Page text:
VOICES--Voters in Eastside and Northeast LA are now casting ballots in a special election for the state legislature. The neighborhoods covered by California's 51st Assembly District are overwhelmingly Democratic and progressive. Support for clean energy and opposition to fracking run high. So when the foul smell of money from Big Oil came oozing into the district's contest last week, it set off some alarms.
On September 12, more than $30,000 poured into a campaign committee set up to support and elect Wendy Carrillo in the election for Assembly District 51. Closer examination of the records filed with the State of California shows that $5,000 of that money came directly from Chevron. Carrillo also accepted a contribution directly from the campaign committee back in June, after the Chevron money came flowing into its coffers.
It may be news to some Californians that corporations can give directly to campaigns for elected office in our state and to outside committees set up to support and elect favored candidates. That's not something to be proud of in our faulty system for financing campaigns and disclosing influence money. Still, at least they face a cap in legislative races of just $4,400 in direct donations per election. That amount doesn't apply to outside entities that stand just an arm's length from campaigns, which can accept unlimited amounts.
There are two things striking about how Wendy Carrillo took the money from Chevron. First, by accepting money from an entity that took more than the $4,400 limit for a single election, she indicates a willingness to go around the campaign-finance limits. She also signals openness to take far greater amounts of such money through indirect channels at future stages of her campaign.
In addition, the use of a secondary channel to funnel the Chevron money to her campaign, or to create a "dirty money" pipeline, is revealing. Why not take the money directly? The use of the indirect route for taking Chevron money suggests Wendy Carrillo or her advisers are aware of the toxic fallout from accepting such money, but may have hoped that by processing the money through an intermediary, they might avoid sunlight or having to answer questions.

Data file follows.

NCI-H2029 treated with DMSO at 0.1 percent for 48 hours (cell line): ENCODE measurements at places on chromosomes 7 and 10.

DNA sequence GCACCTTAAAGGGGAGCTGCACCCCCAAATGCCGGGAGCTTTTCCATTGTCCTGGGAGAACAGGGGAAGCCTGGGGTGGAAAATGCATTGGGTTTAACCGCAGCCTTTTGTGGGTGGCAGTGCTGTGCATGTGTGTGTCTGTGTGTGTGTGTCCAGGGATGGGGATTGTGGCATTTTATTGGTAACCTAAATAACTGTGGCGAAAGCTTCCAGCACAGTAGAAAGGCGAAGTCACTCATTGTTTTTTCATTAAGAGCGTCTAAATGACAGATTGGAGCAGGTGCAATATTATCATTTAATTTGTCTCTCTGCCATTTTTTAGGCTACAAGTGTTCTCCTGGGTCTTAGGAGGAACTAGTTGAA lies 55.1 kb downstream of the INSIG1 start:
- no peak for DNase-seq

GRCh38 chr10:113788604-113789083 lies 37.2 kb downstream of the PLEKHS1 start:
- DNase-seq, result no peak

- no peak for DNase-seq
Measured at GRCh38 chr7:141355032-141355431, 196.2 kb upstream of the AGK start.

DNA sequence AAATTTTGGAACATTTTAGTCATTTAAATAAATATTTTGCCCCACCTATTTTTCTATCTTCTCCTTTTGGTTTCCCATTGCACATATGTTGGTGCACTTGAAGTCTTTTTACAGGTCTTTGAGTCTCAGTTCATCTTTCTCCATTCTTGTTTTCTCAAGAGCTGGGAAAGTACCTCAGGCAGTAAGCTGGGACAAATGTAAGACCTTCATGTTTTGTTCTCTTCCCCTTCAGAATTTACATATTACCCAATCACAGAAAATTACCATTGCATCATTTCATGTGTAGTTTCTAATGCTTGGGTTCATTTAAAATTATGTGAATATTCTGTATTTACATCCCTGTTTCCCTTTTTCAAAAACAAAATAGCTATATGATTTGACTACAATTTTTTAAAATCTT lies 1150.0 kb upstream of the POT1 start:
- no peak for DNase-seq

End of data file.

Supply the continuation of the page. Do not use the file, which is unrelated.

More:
What are the dangers of money from Chevron or other Big Oil drillers in California politics? Well, one major concern is fracking. When I served on the Glassell Park Neighborhood Council, we passed a resolution opposing the practice by oil companies and their contractors of pumping scarce ground water deep into the earth at high pressure to fracture porous rock deposits to release petroleum. Not only are such operations prone to despoiling land and putting subterranean aquifers at risk, but also they cause huge deposits of dirty water sullied by chemicals that stick around like ulcers.
The legislature plays a key role in setting policy that can either rein in oil companies and their effects on the environment in California, or not. The latter option, lax treatment of drillers, has been the name of the game for most of the past half-century in Sacramento.
What is one of the few restraints on their behavior? Democrats from diverse, urban districts with a commitment to getting California's power grid off of fossil-fuel dependent sources of energy. As Democrats have gained strength in state government, efforts by oil, coal, drilling, and pipeline industry forces have redoubled to find Democrats who can be peeled away from the push for clean energy called for by the party's platform and promoted passionately by many of the grassroots party activists who do the work of winning campaigns in the state.
For Wendy Carrillo, taking money from Big Oil contradicts the story she often tells about why she's running for office in the first place. Carrillo moved into the 51st District in 2017 after finishing 6th in a campaign for Congress. In that campaign, she attributed her quest for public service to weeks she spent in 2016 in South Dakota working alongside Lakota tribal leaders and allies to stop the intrusion of the Dakota Access Pipeline under the Missouri River so as to threaten the water supply of the tribe and nearby residents.
"The resiliency of everyday people from all backgrounds standing together to protect our natural resources gave me courage," Carrillo wrote in an online posting in December 2016. She was rallying readers to support her campaign for Congress.
Now, less than a year later, Carrillo is running for a different office and appears to have backtracked on her commitment to holding oil companies accountable by taking money from Chevron. If a candidate will sell out her principles for $5,000 to Chevron, which polluter is next? And if she will make such a bargain now, what might such a candidate actually do as a state lawmaker? Whatever the answers, they raise serious questions for the campaign of Wendy Carrillo.
Here are the 3 transactions that reveal the pipeline of Big-Oil money into efforts to support and elect Wendy Carrillo.
(Ruby DeVera is former chair of the Glassell Park Neighborhood Council and a longtime advocate for veterans, immigrant families, and Democratic causes. She has served elected officials as a staff member at L.A City Hall. Views expressed and information provided do not necessarily reflect those of CityWatch.)